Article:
Comments welcome at dov@gilor.com.

The Value Of Self-Worth

Wednesday, September 23rd, 2009

In my previous column, I wrote that helping to foster a positive self-image in one’s children is the greatest gift parents can give them. Similarly, self-like (not to be confused with narcissistic self-worship) is a key component in having a successful life.

 

When you feel good about yourself, it causes other people to feel good about you as well. If you perceive yourself to be a “winner” and walk around with confidence and self-assurance, people will gravitate to you – because they subconsciously think that your “winner-ness” will rub off on them by association.

 

That is why so many people are besotted with sports. When their team wins, fans (which comes from the word “fanatic”) are ecstatic because it makes them feel special. It’s success by proxy. A stranger hitting a home run (and getting very well paid for his efforts) does not make the fan wealthier or important, but a few brief moments of feeling “part of it,” of saying, “We won” and thus feeling better about himself is better than nothing for the average Joe. Like the song says, “When you’re smiling, the whole world smiles with you.” It is human nature to want to associate with people who are on top. In everyday human interactions, like dating or finding potential employees, that sentiment extends to people who exude confidence and self-respect.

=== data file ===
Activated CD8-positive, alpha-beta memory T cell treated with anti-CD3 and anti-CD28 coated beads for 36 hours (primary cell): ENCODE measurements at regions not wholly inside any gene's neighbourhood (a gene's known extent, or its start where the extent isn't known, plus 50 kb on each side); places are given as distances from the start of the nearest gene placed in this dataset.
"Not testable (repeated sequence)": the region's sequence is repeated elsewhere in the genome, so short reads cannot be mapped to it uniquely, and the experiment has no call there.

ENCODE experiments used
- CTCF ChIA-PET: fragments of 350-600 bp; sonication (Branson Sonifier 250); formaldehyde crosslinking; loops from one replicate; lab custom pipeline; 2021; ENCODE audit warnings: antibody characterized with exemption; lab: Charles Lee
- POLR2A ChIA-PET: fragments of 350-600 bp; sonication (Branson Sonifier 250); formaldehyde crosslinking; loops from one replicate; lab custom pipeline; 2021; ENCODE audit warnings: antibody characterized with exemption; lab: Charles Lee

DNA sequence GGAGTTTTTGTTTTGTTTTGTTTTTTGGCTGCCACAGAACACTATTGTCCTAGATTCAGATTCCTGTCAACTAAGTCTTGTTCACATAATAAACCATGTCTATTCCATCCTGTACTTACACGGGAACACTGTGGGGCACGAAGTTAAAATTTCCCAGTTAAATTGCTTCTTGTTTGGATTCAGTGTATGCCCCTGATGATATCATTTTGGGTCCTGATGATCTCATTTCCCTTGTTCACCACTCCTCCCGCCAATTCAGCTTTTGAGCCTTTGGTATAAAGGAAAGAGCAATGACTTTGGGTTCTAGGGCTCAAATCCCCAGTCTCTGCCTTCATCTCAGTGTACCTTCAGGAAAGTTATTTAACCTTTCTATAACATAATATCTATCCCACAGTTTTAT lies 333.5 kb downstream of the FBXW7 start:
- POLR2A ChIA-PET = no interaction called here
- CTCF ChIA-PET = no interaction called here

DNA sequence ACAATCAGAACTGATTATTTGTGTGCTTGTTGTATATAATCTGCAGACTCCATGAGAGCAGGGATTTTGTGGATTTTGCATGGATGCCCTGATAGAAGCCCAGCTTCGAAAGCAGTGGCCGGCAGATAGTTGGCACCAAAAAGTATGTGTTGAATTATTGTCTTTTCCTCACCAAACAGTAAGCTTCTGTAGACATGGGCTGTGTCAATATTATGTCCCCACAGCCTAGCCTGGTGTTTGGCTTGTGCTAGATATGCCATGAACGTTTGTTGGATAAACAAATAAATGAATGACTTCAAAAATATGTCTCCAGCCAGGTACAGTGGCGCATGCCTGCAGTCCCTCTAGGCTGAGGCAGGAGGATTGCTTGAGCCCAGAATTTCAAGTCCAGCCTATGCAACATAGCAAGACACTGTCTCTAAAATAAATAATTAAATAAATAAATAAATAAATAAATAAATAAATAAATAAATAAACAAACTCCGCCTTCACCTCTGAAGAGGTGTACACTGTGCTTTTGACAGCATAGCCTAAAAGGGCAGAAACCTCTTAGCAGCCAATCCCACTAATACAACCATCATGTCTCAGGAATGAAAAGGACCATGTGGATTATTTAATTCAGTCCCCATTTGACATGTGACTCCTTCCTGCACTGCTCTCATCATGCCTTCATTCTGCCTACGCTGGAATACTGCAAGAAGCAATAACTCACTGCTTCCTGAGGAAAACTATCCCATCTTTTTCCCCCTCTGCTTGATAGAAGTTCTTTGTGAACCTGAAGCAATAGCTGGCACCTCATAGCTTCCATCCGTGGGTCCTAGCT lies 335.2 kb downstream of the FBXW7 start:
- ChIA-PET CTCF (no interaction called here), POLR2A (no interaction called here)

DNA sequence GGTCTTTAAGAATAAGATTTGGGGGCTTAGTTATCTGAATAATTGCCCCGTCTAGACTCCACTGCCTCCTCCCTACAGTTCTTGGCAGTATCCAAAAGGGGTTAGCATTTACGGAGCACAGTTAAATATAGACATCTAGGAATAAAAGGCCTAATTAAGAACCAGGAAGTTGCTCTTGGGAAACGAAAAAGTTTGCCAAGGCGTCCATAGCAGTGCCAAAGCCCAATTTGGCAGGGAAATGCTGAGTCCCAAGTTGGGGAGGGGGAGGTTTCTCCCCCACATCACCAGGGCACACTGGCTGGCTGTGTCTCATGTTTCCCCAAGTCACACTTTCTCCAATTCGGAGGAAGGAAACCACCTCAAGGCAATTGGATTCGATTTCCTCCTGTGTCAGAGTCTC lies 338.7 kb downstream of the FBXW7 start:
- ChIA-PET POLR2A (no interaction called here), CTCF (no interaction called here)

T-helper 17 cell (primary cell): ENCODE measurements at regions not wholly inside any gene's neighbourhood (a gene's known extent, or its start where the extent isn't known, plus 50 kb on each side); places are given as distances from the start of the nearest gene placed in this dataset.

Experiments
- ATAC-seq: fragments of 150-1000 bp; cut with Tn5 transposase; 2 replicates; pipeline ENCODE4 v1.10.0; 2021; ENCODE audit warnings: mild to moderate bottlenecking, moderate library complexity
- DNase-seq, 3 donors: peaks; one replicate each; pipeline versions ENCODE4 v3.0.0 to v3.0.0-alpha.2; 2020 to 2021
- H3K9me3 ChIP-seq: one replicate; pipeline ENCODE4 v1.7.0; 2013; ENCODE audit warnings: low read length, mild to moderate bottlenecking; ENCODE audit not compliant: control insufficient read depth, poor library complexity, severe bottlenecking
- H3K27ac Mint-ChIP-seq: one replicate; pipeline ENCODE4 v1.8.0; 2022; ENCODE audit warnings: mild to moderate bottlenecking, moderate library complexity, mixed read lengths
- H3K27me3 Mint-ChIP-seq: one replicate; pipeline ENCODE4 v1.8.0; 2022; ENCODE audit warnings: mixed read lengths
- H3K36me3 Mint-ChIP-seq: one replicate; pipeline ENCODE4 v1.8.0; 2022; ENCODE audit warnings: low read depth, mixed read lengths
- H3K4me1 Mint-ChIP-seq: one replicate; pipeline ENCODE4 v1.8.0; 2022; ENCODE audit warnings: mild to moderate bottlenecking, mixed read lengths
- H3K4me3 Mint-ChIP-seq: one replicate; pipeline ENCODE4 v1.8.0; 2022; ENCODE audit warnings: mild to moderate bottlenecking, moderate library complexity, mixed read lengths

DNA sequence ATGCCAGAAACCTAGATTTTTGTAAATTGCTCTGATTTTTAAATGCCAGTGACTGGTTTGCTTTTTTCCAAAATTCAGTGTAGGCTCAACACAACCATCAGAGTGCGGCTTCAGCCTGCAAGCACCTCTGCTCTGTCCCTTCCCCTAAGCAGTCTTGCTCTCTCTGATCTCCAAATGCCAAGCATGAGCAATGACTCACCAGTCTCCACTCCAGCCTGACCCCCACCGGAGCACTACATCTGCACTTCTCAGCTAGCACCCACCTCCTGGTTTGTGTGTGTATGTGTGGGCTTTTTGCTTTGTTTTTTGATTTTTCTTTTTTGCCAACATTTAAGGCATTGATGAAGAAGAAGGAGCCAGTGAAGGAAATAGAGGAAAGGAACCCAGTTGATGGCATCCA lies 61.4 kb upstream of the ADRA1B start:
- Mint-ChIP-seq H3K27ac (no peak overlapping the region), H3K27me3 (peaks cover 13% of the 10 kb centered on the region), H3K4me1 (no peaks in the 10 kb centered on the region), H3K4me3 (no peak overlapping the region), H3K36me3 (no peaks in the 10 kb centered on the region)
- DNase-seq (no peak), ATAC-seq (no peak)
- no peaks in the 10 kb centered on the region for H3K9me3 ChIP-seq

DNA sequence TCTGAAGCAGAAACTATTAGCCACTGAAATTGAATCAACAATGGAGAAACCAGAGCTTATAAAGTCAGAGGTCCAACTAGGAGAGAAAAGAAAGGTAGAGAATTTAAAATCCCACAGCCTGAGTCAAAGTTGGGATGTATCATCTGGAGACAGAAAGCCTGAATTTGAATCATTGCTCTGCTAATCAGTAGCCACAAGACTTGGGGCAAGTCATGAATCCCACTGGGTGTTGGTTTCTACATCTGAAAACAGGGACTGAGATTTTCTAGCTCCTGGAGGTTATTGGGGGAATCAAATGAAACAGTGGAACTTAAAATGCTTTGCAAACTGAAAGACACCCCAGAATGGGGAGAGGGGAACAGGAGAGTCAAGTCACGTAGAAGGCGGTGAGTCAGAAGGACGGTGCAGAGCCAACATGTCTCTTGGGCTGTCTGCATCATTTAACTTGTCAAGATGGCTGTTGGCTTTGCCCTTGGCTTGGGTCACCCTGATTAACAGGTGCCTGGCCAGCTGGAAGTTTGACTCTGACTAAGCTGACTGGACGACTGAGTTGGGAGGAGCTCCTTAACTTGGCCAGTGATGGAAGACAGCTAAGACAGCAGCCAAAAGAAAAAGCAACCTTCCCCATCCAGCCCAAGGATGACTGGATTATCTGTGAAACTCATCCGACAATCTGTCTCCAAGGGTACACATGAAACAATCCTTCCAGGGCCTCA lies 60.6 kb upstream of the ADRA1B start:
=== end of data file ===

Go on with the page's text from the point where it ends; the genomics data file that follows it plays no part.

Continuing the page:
Interestingly, while good looks, wealth or yichus might help a person be successful, it is the positive self-esteem that these assets tend to generate that often leads to that success – not the attributes themselves. There are people who lacked money, looks or status but yet were very successful in their personal and/or professional lives. Conversely, others, born with everything going for them were “losers” in every sense of the word. The big, mitigating factor was whether they had a positive or negative sense of who they were.